She adds that proactive communication with the community was fundamental to the City’s PW response. Its website was updated frequently, along with information through social media. “An emergency situation like a wildfire is a very emotional, stressful time for people,” she notes. “They want immediate access to information, and they need to know the city is thoughtfully replying to their concerns while also taking care of their critical needs.”

By December 18, with the Thomas Fire contained in the City and County—and no loss of lives or homes—each PW department started recovery. The City began assessing smoke damage and vacuuming up the thick deposits of ash throughout the picturesque town. Bjork’s department, which operates downtown parking, temporarily lifted fees to bring people back.

At the County PW, McGolpin says cleanup immediately began on a dozen watersheds affected by the fire, along with deepening 10 debris basins. On the steep Santa Ynez Mountain hillsides, transportation and road crews began clearing culverts and removing fallen trees and rocks from potential debris flows. After a fire, this is a vital, ongoing procedure, especially between winter rainstorms.

In early January, less than three weeks after the end of the Thomas fire in Santa Barbara County, heavy rains lashed the burn-scarred, unstable hillsides. The storms triggered floods and torrents of cement-like mudslides, especially in the community of Montecito, killing more than 20 people.

Ventura: Unprecedented Public Works Support

At 9:06 p.m. on December 4, when she first learned about the Thomas Wildfire in neighboring Santa Paula, Mary Joyce Ivers, Fleet and Facilities Manager for City of Ventura Public Works, was attending a City Council meeting. Ivers was there as acting Public Works Director since her boss, Tully Clifford, was out of town.

The fire was racing southwest toward Ventura, driven by hurricane-force Santa Ana winds and burning through one bone-dry acre every second. Ivers quickly left the meeting, notified her staff and joined Ventura’s Emergency Operations Center (EOC) at Police/Fire Headquarters.

At 10:00 p.m., Ivers was able to briefly call her husband, Jack. He had already left their Ventura home with their two dogs and the family’s PC hard drive.

As the wildfire continued to grow, police evacuated 27,000 residents. The EOC focused its efforts on assisting police with street closures, especially in the city’s hillside neighborhoods. The oceanside city of 106,000, located 100 miles northwest of Los Angeles, backs up to the Los Padres National Forest.

That first night, the entire city lost power because of the high winds and spreading flames. Public Works focused on the critical need to assist the Water Department with portable generators for water tanks.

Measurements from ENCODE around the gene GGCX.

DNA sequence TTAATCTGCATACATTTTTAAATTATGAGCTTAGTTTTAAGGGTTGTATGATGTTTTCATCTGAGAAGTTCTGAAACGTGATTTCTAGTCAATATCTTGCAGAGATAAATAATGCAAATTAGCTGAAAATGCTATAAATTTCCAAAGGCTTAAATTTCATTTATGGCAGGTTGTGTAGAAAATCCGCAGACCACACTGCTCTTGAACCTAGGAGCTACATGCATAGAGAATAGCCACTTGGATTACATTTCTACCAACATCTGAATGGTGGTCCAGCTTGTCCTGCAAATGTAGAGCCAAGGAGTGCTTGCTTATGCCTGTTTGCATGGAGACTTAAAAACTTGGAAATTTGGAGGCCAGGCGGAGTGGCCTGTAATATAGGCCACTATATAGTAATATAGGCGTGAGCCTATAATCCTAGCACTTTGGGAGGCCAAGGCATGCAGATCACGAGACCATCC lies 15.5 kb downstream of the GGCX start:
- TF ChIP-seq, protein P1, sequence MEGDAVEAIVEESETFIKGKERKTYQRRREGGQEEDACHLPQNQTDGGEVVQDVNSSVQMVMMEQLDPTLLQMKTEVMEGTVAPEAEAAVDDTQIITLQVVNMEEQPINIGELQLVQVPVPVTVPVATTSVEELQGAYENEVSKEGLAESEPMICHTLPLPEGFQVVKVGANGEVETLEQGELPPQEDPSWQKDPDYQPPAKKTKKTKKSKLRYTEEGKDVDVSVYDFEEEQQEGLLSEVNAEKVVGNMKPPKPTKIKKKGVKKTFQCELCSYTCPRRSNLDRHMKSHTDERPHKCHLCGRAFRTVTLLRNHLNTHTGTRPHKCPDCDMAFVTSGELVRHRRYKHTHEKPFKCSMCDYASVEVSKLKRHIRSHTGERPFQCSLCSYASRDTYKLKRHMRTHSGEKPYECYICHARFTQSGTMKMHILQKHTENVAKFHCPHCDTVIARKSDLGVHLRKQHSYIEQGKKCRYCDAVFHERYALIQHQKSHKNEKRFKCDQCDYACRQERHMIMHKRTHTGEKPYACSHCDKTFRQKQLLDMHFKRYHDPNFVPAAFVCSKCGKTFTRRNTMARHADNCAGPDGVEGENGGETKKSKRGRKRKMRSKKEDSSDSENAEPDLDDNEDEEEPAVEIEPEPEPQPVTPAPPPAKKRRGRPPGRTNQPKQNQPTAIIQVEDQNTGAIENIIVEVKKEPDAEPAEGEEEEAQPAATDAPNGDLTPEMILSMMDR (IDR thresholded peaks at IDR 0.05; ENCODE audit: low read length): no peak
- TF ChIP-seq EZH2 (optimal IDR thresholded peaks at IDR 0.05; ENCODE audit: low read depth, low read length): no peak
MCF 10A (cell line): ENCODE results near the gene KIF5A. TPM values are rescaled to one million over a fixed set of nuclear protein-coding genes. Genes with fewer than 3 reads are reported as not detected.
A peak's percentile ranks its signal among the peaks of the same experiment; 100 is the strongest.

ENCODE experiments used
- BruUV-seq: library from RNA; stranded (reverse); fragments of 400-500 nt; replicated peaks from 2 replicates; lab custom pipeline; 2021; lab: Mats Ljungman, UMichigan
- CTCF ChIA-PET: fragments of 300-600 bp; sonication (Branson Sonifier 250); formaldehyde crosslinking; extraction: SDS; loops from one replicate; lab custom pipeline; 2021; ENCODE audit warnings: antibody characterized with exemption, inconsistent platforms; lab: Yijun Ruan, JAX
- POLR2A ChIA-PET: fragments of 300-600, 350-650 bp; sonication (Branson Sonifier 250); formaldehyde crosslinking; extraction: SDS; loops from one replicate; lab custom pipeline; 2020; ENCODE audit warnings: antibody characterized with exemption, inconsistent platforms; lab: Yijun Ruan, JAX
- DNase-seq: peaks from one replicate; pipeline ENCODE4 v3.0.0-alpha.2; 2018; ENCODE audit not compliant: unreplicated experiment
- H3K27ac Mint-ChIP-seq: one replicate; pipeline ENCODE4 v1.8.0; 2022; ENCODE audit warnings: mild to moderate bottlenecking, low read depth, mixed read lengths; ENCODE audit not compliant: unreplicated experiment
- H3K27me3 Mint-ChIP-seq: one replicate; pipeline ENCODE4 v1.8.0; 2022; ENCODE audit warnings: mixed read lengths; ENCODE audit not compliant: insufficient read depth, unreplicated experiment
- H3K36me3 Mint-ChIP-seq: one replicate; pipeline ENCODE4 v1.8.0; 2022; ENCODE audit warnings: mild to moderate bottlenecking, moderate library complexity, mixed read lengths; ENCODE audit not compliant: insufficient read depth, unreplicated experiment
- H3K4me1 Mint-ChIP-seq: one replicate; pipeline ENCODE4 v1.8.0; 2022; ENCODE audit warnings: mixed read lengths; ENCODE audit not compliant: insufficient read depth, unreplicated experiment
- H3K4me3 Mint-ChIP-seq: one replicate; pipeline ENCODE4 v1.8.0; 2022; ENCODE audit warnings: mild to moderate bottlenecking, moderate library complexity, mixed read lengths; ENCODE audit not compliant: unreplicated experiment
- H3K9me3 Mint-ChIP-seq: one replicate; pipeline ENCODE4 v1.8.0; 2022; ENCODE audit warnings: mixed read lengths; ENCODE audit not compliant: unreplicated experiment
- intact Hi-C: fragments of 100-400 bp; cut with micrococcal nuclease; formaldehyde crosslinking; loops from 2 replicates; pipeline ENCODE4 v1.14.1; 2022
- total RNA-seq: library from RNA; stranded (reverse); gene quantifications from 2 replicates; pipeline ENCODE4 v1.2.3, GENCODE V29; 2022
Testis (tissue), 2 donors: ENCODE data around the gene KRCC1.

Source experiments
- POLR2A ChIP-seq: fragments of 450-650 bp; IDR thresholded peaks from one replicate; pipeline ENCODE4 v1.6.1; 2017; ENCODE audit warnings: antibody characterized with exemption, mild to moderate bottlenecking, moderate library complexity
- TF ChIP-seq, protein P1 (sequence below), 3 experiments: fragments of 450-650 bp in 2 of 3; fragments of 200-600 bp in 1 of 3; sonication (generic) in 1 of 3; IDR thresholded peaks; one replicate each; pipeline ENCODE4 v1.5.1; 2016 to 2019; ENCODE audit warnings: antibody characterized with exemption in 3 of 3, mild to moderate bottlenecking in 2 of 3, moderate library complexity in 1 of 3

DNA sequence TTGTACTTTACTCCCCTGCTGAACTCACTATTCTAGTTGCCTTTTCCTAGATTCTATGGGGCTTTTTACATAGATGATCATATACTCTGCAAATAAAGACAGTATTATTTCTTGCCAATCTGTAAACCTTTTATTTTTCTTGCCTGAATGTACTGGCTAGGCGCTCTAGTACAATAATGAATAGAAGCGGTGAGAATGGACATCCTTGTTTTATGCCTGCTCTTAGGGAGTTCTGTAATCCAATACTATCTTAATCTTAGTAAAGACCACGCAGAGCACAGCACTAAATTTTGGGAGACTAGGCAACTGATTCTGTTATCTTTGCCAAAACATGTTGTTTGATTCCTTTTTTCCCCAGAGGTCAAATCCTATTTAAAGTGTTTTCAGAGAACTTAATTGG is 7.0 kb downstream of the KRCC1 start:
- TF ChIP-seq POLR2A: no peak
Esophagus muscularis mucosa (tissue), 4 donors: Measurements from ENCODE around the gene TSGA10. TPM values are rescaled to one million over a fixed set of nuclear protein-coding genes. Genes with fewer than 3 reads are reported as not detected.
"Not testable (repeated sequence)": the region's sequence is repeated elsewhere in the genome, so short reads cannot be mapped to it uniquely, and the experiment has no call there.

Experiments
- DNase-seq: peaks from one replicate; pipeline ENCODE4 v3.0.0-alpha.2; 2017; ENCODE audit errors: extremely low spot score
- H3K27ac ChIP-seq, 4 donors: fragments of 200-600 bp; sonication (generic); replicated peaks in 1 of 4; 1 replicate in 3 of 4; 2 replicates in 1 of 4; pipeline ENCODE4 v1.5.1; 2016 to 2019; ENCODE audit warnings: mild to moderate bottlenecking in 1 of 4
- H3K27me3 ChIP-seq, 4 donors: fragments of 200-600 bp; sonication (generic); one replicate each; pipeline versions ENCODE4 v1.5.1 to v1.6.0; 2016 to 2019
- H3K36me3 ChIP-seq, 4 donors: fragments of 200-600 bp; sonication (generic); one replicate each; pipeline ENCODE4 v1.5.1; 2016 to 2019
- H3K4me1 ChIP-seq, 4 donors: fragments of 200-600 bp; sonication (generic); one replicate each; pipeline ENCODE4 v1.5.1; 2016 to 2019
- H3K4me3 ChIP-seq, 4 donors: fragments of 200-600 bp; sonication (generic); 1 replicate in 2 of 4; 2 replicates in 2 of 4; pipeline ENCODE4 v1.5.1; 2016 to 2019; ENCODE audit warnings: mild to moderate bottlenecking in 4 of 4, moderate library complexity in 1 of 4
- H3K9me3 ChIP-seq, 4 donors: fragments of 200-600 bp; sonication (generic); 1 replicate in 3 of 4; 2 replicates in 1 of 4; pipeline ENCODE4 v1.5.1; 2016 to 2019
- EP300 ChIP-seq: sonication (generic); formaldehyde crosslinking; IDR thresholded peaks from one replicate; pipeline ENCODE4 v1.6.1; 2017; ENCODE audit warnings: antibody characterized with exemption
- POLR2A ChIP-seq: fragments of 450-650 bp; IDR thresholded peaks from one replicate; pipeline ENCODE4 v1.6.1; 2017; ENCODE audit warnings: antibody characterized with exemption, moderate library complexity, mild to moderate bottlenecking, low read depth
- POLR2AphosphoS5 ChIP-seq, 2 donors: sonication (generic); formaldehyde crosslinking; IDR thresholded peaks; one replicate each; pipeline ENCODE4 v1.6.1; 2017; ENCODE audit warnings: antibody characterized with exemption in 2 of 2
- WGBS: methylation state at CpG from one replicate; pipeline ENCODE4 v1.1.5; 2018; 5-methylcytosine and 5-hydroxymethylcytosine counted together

“Our city employees were prepared and knew exactly what to do,” says Ivers. “Robert Wiman called to report that he and Tim Wolverton—both of them fleet mechanics—were on their way to help fuel the generators.”

The Thomas fire raged in Ventura and the surrounding county for five days. More than 4,000 firefighters and 600 fire trucks had quickly arrived from other cities and states to reinforce the city fire department. Sean McGlynn, Santa Rosa’s City Manager, came to help and to share his hard-gained experience from Santa Rosa’s devastating fire in October.

Everyone in the 84-person Ventura Public Works Department found ways to help. Administrators made coffee and served food—much of it donated by local restaurants that were still operating—to the firefighters. When trucks returned to refuel and give crews a short break, fleet employees washed grimy windows—even posting directions to restrooms.

The measurable part of Public Works’ support is unprecedented in any previous Ventura disaster: For example, that week, the city supplied 16,460 gallons of fuel to fire trucks and other emergency vehicles—contrasted with 20,000 gallons in a normal month.

Public Works began its recovery phase on December 11—one week after the fire had started. Ivers oversaw the prompt cleanup of Ventura’s majestic City Hall; it suffered smoke damage both inside and out.

The department has completed damage assessments and coordinating debris pickups from homeowners. Before the winter rains arrived in early January, Public Works concentrated on controlling erosion and reducing mudslides, which both continue.

On December 20, a group of residents sued the city for damages, charging that some city hydrants didn’t have sufficient water pressure. The suit is now in litigation.

Despite the loss of 551 homes in the Thomas Wildfire, Mary Joyce Ivers is optimistic. “We successfully evacuated 27,000 residents, we received phenomenal help from the city and county, and people were there to make the right decisions,” she says.

Los Angeles County: Prepared to “Keep ‘em in Bed”

With its dramatic geography and welcoming microclimates, Los Angeles County rightly heads any list of the best places to live and work. This may be why it’s also the most densely populated county in the United States. More than 10 million people live within its 4,083 square miles—larger than Delaware and Rhode Island combined.